The Romans of that time were yet to encounter the concept we call ‘cultural sensitivity’ and in Preaneste a relief commemorating the Battle of Actium – the battle which saw Cleopatra’s Egyptian navy destroyed and herself choose suicide over the predictable humiliations and reprisals inflicted on captives, prisoners of war, and defeated peoples by the Romans. The human head you see through the open oars-locker is probably Cleopatra’s and inclusion of Egypt’s prophetic beast an example of Roman wit.
In the following century, the Christian Greek patristic author, Eusebius, sees the crocodile as an agent of divine justice, snatching away the impure soul… Ammit reprised.
Achthoēs … was the most terrible of all the kings up to his time. He cruelly maltreated the inhabitants throughout Egypt .. fell into madness and was killed by a crocodile.Eusebius, Chronicle. English trans. from one based on a Latin translation of the Armenian translation of the Greek original – courtesy of attalus.org.
The Roman ‘propaganda war’ which continues from the 2ndC BC to the 2ndC AD, reviving ‘crocodile’ imagery as needed, was interested neither in moral or in astronomical issues, though like everyone else Romans believed one’s fate ‘written in the stars’ and Roman emperors continued to worship Anubis as part of their own version of Egypt’s Isis cult until the 4thC AD.
Within Egypt itself, the religion’s four thousand year history was not erased, even by Rome and crocodiles were still treated as noble souls, were mummified and sometimes worshipped as – so to speak – the ‘guardian hounds’ of the Nile as late as the fifth or sixth century, ceasing only about the time the last hieroglyphics were inscribed in Philae.
This image from Oxychrinchus seems to me to consciously to equate the crocodile, whose head is given a kind of mask, with the form of a galley.
Perhaps this will help clarify:
The point of those illustrations is that if a fifteenth-century European living in Italy or around the south-western Mediterranean, and especially if they were now excited by things antique, could find a good image of the crocodile in various relics of the Roman era, including a bronze statue in what was once Hadrian’s Villa (118-133AD), a few minutes drive from the Villa d’Este.
I admit it makes me wonder whether Georg Baresh’s information had been garbled in transmission – whether the collector of the matter in Beinecke MS 408 had actually ‘travelled east’ or instead to the ‘d’Este’. But that’s dangeously close to morphing into a theory, so I’ll drop it, right now.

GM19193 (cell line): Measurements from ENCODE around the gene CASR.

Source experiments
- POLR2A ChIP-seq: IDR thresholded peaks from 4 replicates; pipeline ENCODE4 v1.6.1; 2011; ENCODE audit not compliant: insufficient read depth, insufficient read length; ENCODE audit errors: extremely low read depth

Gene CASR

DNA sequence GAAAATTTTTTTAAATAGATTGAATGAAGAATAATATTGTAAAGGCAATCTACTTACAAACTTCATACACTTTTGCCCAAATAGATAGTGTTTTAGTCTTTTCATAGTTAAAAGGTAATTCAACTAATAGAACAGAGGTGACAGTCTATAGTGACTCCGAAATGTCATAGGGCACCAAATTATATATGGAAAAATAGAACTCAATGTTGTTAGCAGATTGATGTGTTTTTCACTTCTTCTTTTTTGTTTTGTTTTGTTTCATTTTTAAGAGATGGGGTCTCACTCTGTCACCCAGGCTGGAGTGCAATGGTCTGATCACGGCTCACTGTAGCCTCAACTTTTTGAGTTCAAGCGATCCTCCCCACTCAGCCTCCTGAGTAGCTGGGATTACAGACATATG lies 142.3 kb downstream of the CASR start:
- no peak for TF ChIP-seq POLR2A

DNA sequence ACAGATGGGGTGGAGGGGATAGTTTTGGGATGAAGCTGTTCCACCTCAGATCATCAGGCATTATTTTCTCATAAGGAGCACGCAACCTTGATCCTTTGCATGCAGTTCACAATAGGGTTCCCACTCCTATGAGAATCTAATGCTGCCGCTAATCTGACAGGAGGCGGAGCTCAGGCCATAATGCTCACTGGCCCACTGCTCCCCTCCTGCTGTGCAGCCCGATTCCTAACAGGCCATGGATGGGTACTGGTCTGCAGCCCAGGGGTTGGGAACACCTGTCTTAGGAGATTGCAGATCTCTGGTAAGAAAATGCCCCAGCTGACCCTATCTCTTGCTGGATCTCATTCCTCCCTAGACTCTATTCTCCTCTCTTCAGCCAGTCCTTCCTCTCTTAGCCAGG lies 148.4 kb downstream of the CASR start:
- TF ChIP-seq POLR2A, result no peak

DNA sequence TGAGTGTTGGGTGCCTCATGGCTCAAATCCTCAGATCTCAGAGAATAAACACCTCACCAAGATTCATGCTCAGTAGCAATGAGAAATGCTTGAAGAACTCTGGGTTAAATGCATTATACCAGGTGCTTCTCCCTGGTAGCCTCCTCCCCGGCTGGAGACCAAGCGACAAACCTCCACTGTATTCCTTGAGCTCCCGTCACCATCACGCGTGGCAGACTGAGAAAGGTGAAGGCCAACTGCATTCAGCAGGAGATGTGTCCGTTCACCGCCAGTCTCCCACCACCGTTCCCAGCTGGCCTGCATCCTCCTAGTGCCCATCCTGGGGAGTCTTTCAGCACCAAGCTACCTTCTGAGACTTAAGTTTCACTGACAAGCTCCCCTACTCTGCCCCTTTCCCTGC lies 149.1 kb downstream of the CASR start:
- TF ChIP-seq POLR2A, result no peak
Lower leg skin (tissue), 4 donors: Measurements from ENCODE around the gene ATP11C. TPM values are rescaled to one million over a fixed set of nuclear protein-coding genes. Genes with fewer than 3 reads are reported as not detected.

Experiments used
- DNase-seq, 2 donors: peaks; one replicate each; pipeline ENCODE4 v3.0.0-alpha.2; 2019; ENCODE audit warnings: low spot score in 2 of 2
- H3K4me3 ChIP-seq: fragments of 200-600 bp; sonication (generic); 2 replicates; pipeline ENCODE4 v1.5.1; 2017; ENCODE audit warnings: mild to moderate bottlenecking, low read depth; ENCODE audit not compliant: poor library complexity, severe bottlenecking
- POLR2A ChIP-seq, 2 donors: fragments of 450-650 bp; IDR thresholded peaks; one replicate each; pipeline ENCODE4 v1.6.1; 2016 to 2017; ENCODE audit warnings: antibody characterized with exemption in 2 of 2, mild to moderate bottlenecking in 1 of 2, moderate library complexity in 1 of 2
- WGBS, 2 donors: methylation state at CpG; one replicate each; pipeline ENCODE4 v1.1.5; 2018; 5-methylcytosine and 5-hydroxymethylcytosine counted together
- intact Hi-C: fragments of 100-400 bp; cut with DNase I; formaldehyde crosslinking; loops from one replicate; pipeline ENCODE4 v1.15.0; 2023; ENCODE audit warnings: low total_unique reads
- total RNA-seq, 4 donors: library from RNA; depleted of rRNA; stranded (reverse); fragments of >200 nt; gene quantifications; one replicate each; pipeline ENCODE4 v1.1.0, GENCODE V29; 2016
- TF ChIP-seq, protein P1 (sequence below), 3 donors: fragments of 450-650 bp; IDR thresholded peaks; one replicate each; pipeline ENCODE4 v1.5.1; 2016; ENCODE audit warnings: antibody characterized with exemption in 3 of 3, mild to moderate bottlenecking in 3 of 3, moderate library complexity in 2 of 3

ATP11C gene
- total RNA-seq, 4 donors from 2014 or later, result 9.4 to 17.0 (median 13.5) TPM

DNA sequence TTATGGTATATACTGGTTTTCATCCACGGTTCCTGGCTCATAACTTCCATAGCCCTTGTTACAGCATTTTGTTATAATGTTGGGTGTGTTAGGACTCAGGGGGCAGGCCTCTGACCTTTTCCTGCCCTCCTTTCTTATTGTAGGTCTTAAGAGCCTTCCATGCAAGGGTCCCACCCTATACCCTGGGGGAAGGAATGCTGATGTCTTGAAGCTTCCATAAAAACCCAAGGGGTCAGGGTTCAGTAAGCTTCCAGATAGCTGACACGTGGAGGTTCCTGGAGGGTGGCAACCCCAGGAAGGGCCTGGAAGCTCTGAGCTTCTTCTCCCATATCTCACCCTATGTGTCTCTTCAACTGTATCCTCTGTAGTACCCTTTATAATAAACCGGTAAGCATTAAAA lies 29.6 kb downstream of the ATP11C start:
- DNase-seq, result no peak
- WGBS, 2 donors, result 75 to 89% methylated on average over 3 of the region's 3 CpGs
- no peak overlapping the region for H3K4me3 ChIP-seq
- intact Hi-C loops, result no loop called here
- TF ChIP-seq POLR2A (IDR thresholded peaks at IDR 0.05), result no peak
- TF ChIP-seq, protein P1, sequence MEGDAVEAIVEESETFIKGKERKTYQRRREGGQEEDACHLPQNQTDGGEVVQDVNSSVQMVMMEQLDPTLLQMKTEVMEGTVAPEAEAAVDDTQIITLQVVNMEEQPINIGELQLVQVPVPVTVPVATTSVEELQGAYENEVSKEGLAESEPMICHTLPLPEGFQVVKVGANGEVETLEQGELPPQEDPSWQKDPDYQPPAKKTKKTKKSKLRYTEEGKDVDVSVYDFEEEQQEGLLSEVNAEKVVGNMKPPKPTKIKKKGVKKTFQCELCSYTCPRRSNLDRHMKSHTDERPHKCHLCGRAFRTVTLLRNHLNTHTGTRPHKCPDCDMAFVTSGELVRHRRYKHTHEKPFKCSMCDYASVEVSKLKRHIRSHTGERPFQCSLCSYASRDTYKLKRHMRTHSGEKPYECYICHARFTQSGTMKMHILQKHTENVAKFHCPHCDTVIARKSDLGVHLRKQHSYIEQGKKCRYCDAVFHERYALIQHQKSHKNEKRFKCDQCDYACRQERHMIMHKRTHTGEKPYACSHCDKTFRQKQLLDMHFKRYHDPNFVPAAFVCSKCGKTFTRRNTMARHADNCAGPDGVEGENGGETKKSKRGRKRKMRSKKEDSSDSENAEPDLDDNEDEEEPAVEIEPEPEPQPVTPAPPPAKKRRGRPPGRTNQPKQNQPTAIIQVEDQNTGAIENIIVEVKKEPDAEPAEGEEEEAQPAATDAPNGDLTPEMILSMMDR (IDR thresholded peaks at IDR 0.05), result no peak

A last comment on the ‘Nile Landscape’ mosaic originally in the temple complex of Fortuna Primigenia.
Praeneste’s Nile Mosaic … ..was noticed by Antonio Volsco shortly before 1507; the mosaics were still in place among the vestiges of Sulla’s sanctuary of Fortuna Primigenia. At that time, the Colonna family of Rome owned the town (mod. Palestina). In the 17th century, Palestrina passed to the Barberini family, who between 1624 and 1626 removed most of the mosaic from its setting, without recording the overall composition, and, after further movements and damage, put it on exhibition in the Palazzo Barberini in Palestrina, where it remains. – Jasnow reviewing Mabloom’s study.
It has been badly messed about – the camel’s hump, for eample, is now upon its shoulder. No other Roman-era version gives the crocodile a face mid-way between that of a dog and of a human.
- A well illustrated article online: ‘The Nile Mosaic of Palestrina: A Hellenistic Depiction of the River Nile’s Route to the Mediterranean‘, The Archaeologist blog. (December 17, 2021)
The chief issues concerning the Nile Mosaic are the date and iconography. K. Parlasca posits an Augustan date, while G. Weill-Goudchaux favors the time of Hadrian. Meyboom himself believes that the mosaic belongs to “the last quarter of the second century and, more precisely, from between 120 and 110 B.c.” (p. 19). There is certainly nothing which precludes such a dating. Roman interest in knowledge of Egypt is well documented at this time. ..
As I’ve said, this series of diagrams with their central emblems is termed a ‘calendar’ only because the centres are inscribed with month-names. The central emblems don’t form a zodiac but are are among the handful of drawings in Beinecke MS 408 which use a visual language reasonably compatible with the conventions of western medieval art.
They require no date later than the range we have for the vellum (1405-1438)* and more narrowly still, not later than about 1350 or so, meaning that the fifteenth-century copyists appear to have gained much, if not all, of this section from one or more exemplars.
*Please don’t write to ask why the Beinecke Library catalogue entry adds, another two hundred years to that range. The entry was written in the late 1960s or early 1970s by the head librarian but apparently not from any codicological or palaeographical assessments, these having already dated the quires’ inscription to the early fifteenth century.
Sept. 6th. – ‘Primagenia’ corrected to ‘Primigenia’ – the fault entirely due to my appalling handwriting and not the long-suffering typist.
Not only, but not least for its connection to Crete, a page from a late sixteenth century copy of another rarely-mentioned poem about the nature of animals,
Written by Manuel Philes (c.1275-c.1345), it is known as De Animalium Proprietate, and we are indebted to the Cretan scribe, Angelos Bergikios, for knowledge of it, for (as the British library catalogue says) “he made something of a career out of producing lavishly-illustrated copies of this poem for French aristocrats during the last quarter of the sixteenth century.”
Such earlier copies as have been found in the Greek-speaking world appear have no illustrations, but perhaps an illustrated version had existed in Crete. Whatever the case, enjoy Bergikios’ really beautiful script.